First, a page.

F’diskursata ta’ malajr ma’ uffiċjal eżekuttiv ta’ bank lokali fissirli kemm qed iħossu frustrat. Skont hu – u naqbel miegħu – funzjoni essenzjali ta’ bank hi li jsellef il-flus b’mod kompetittiv lil imprendituri żgħar li jkunu se jtellqu proġett ta’ investiment fil-linja tagħhom.
Skont hu, tant qed jinħolqu ostakli burokratiċi biex dan isir li hu u sħabu qed isibu li l-aqwa rwol tagħhom spiċċa dak li jraqqdu l-ħeġġa ta’ min irid jinvesti u jkabbar. Il-ħtija mhijiex tal-bank innifsu. Sempliċement ikollu jsegwi d-direttivi Ewropej biex jissalvagwardjaw kontra l-ħasil tal-flejjes.
Dwar hekk naqbel mal-għanijiet tal-miżuri li qed jittieħdu minn Brussell u Frankfurt. Imma jidher sew li l-miżuri qed ikollhom impatt ikreh fuq il-modi kif azjendi ċkejkna jistgħu jiffinanzjaw il-proġetti tagħhom.
Dil-ħaġa mhijiex isseħħ f’Malta biss. Ma nistgħux inħallu jisfaw imblokkati, l-arterji u l-vini finanzjarji li minnhom in-negozji ż-żgħar iwettqu xogħolhom.
Biżżejjed taqra l-kummenti li jiktbu s-segwaċi tal-PN fil-midja soċjali l-aktar fejn għandhom x’jaqsmu mas-siti tal-ġurnali. L-istess sentiment jinħass fost kelliema ewlenin tal-PN fil-Parlament Malti.
Għedtha qabel hawn u ntenniha: Id-diskorsi u l-kummenti tagħhom baqgħu ifakkruk fl-ilmenti ta’ xi ħadd li jħossu tturufnat mill-ġenna li kienet tiegħu.
Hi ħaġa naturali li wara snin twal fil-gvern, partit li jitlef il-ħakma se jħossu mitluf. Imma għall-PN, dil-ħaġa ġrat aktar minn sitt snin ilu. Xorta, l-mexxejja Nazzjonalisti għadhom jibku dwar li ġralhom, minflok itellgħu viżjoni ġdida ħalli jikkonvinċu lill-poplu li fil-barżakka jġorru aktar minn qrid.
MHUX MALTA BISS!
Fl-aħħar ġimgħat, jien u niltaqa’ ma’ ċittadini Maltin, ta’ spiss tqum diskussjoni dwar in-numru ta’ barranin li jgħixu fostna. Jissemmew barranin li jsibu xogħol jaqdu klijenti Maltin bħal f’ristoranti jew ħwienet tal-ħwejjeġ. L-ilment hawn ikun kif dawn la jafu jitkellmu bl-Ingliż u wisq anqas bil-Malti. Kif jistgħu jaqduk tajjeb? tqum il-mistoqsija.
Min jagħmilha għandu punt. Apparti minn nies bla profil publiku li jappartjenu lill-klassi tan-nofs jew “anqas”, smajt anke imprendituri u professjonisti mlaħħqa jgħidu l-istess.
Imbagħad dil-ġimgħa, f’restorant popolari ta’ Brussell, indunajt li l-qaddejja li qed isservi la kienet taf bil-Franċiż, la bil-Fjamand u lanqas bl-Ingliż. Hi u l-klijenti tħabtu biex isibu mod kif jiftehmu bejniethom.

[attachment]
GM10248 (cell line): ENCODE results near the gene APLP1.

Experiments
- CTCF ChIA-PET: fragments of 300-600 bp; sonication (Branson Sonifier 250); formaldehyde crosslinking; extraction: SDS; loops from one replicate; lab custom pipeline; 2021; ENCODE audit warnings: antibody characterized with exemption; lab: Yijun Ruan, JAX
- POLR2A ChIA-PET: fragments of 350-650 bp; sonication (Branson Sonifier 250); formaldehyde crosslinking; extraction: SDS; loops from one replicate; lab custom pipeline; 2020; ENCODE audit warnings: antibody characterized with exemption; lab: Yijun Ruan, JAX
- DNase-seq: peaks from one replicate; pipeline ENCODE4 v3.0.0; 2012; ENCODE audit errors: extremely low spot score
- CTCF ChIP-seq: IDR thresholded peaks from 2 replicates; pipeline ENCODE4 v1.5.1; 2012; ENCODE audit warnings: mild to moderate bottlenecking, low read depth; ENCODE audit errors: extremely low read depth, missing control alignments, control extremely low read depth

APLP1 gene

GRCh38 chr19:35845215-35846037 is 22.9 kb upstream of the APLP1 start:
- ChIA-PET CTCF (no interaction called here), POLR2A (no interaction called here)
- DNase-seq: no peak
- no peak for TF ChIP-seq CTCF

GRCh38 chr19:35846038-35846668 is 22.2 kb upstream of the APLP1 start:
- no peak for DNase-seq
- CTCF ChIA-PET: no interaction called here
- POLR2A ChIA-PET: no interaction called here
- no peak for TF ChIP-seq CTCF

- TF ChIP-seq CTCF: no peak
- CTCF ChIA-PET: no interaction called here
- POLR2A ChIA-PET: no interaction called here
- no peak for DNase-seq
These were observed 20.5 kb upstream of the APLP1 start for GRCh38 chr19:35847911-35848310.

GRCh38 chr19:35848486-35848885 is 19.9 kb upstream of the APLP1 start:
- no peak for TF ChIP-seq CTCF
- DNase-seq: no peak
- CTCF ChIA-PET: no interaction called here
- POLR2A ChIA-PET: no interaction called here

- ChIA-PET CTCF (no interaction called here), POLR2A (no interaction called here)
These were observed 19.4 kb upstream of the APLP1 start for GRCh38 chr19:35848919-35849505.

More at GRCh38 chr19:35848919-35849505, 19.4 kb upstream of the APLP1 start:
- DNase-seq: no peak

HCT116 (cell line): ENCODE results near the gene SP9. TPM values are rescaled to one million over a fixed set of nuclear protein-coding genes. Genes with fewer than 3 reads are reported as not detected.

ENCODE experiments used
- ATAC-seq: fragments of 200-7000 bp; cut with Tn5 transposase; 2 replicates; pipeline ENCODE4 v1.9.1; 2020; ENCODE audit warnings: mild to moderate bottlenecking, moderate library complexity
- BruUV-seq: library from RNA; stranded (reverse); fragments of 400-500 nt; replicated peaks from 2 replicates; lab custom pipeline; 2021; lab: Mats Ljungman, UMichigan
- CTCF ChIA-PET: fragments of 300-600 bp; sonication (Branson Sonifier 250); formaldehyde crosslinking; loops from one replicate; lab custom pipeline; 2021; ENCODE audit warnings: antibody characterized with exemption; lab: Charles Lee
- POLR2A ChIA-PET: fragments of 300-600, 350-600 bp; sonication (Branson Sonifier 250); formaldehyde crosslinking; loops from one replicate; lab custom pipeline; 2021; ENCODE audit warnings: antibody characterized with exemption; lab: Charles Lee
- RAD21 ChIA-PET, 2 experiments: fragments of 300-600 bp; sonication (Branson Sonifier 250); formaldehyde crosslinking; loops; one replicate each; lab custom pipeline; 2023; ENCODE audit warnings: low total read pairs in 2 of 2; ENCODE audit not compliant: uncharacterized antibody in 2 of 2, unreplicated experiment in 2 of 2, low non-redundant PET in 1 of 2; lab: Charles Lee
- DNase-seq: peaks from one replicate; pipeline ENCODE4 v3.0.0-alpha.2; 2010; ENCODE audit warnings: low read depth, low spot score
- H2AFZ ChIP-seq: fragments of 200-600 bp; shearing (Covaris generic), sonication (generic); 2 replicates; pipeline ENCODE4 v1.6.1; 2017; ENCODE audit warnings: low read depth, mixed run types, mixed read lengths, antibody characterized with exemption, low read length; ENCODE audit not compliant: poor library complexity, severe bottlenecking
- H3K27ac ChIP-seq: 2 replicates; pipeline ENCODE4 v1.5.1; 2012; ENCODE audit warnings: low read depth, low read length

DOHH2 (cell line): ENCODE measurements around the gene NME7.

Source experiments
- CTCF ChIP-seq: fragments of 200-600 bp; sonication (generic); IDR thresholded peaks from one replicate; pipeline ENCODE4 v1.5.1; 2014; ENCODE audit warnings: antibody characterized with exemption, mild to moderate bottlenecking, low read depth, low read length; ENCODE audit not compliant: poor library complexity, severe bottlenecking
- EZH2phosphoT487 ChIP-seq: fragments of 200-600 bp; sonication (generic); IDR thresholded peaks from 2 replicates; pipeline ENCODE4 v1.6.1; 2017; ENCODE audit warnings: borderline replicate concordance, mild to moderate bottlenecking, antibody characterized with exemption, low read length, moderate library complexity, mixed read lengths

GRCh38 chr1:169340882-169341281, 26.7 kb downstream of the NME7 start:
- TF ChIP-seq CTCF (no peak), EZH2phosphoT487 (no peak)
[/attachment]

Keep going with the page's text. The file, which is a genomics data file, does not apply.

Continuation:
Il-problema ma teżistix f’Malta biss! Bilfors tqum f’Ewropa li fetħet il-fruntieri u ħalliet il-membri kollha tagħha jilqgħu fosthom iċ-ċittadini ta’ xulxin. Wara kollox, daqs Malta jekk mhux aktar, f’imkejjen Ewropej oħra, parti sostanzjali tal-popolazzjoni hi magħmula minn stranġieri. Ħafna mill-klijenti tar-ristorant popolari fejn kont fi Brussell, ma kinux Belġjani.
English Version – Banks
During a quick conversation I had with the executive of a local bank, he explained how frustrated he felt. In his view, with which I agree, while functioning in a competitive mode, a bank has as one of its essential functions, that of lending funds to small scale entrepreneurs who are seeking to launch investment projects in their line of activity.
By his account, so many bureaucratic obstacles are being put in the way of how this is being done that he and his colleagues now find that their main role has become that of braking the enthusiasm of whoever wishes to invest and expand. The bank itself is not to blame for this. It simply has to observe European directives designed to combat money laundering.
On this issue, one can only agree with the aims that define the measures being set from Brussels and Frankfurt. However, it is quite clear that such measures are having a negative impact on the avenues by which small and medium sized enterprises can access funds for their projects.
This is not happening only in Malta. Yet we cannot go on blocking the financial arteries and veins that power the work of smes.
Exiled from paradise
To understand their mood, just read the comments posted in the social media by PN supporters especially around the websites of newspapers. A similar feeling is apparent among PN main speakers in the Maltese Parliament.
I have already said it here and will repeat it: The speeches and comments remind one of the complaints that would be made by those who feel they have been exiled from a paradise that used to be theirs.
It is natural that after long years in government, a party that loses its grip on power will find itself at a loss. But this happened to the PN six years ago or more. Yet, its leaders still seem to be in mourning, instead of projecting a new image to convince people that the policy package they carry contains more than just lamentation.
Not just in Malta!
In recent weeks, as I met many people face to face, a point that frequently came up in conversation was about the number of foreigners at present living in Malta. Reference is regularly made to foreigners who find work servicing the needs of Maltese residents, as in restaurants and clothes shops. The complaint here is about how these can hardly speak English, even less Maltese. So the question goes: How can they give proper service?
There is some truth in this. To be sure, I heard the same point being made by people who have no public profile, who belong to the middle classes or “less”, as well as by businessmen even, and professional people.
Then this week in a popular Brussels restaurant I noticed how the waitress who was serving had no French, no Flemish, nor English. She and her clients had a tough time trying to understand each other.
The problem is hardly Malta’s alone! It must necessarily arise in a Europe that has opened its frontiers and allowed all its member states to welcome each other’s citizens. After all, just as in Malta if not more, in other parts of Europe substantial chunks of the population are now made up of foreigners. Actually, many of the clients at the popular Brussels restaurant which I visited were not Belgian.